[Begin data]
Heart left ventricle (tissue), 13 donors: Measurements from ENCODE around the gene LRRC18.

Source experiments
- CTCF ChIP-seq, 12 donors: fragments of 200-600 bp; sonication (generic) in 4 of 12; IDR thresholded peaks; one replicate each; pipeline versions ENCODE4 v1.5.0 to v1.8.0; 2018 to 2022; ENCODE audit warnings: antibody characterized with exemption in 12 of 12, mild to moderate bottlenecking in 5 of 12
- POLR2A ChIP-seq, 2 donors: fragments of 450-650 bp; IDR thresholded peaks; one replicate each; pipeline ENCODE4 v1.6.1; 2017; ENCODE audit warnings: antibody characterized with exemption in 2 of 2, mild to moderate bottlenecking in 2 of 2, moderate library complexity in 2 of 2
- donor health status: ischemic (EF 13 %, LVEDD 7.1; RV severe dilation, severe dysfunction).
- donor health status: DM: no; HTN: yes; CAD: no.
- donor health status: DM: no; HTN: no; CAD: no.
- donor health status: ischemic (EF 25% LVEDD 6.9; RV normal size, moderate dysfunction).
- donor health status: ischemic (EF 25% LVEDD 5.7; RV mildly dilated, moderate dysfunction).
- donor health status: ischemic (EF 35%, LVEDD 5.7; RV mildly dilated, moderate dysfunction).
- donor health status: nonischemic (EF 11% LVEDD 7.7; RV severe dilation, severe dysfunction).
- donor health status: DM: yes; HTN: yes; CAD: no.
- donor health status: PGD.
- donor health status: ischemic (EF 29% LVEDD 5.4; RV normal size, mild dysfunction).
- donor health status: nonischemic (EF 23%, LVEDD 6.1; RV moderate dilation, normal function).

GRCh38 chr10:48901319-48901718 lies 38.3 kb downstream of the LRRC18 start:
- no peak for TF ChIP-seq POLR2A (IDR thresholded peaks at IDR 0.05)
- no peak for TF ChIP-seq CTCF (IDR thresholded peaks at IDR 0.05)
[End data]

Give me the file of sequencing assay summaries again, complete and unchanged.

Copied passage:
Heart left ventricle (tissue), 13 donors: Measurements from ENCODE around the gene LRRC18.

Source experiments
- CTCF ChIP-seq, 12 donors: fragments of 200-600 bp; sonication (generic) in 4 of 12; IDR thresholded peaks; one replicate each; pipeline versions ENCODE4 v1.5.0 to v1.8.0; 2018 to 2022; ENCODE audit warnings: antibody characterized with exemption in 12 of 12, mild to moderate bottlenecking in 5 of 12
- POLR2A ChIP-seq, 2 donors: fragments of 450-650 bp; IDR thresholded peaks; one replicate each; pipeline ENCODE4 v1.6.1; 2017; ENCODE audit warnings: antibody characterized with exemption in 2 of 2, mild to moderate bottlenecking in 2 of 2, moderate library complexity in 2 of 2
- donor health status: ischemic (EF 13 %, LVEDD 7.1; RV severe dilation, severe dysfunction).
- donor health status: DM: no; HTN: yes; CAD: no.
- donor health status: DM: no; HTN: no; CAD: no.
- donor health status: ischemic (EF 25% LVEDD 6.9; RV normal size, moderate dysfunction).
- donor health status: ischemic (EF 25% LVEDD 5.7; RV mildly dilated, moderate dysfunction).
- donor health status: ischemic (EF 35%, LVEDD 5.7; RV mildly dilated, moderate dysfunction).
- donor health status: nonischemic (EF 11% LVEDD 7.7; RV severe dilation, severe dysfunction).
- donor health status: DM: yes; HTN: yes; CAD: no.
- donor health status: PGD.
- donor health status: ischemic (EF 29% LVEDD 5.4; RV normal size, mild dysfunction).
- donor health status: nonischemic (EF 23%, LVEDD 6.1; RV moderate dilation, normal function).

GRCh38 chr10:48901319-48901718 lies 38.3 kb downstream of the LRRC18 start:
- no peak for TF ChIP-seq POLR2A (IDR thresholded peaks at IDR 0.05)
- no peak for TF ChIP-seq CTCF (IDR thresholded peaks at IDR 0.05)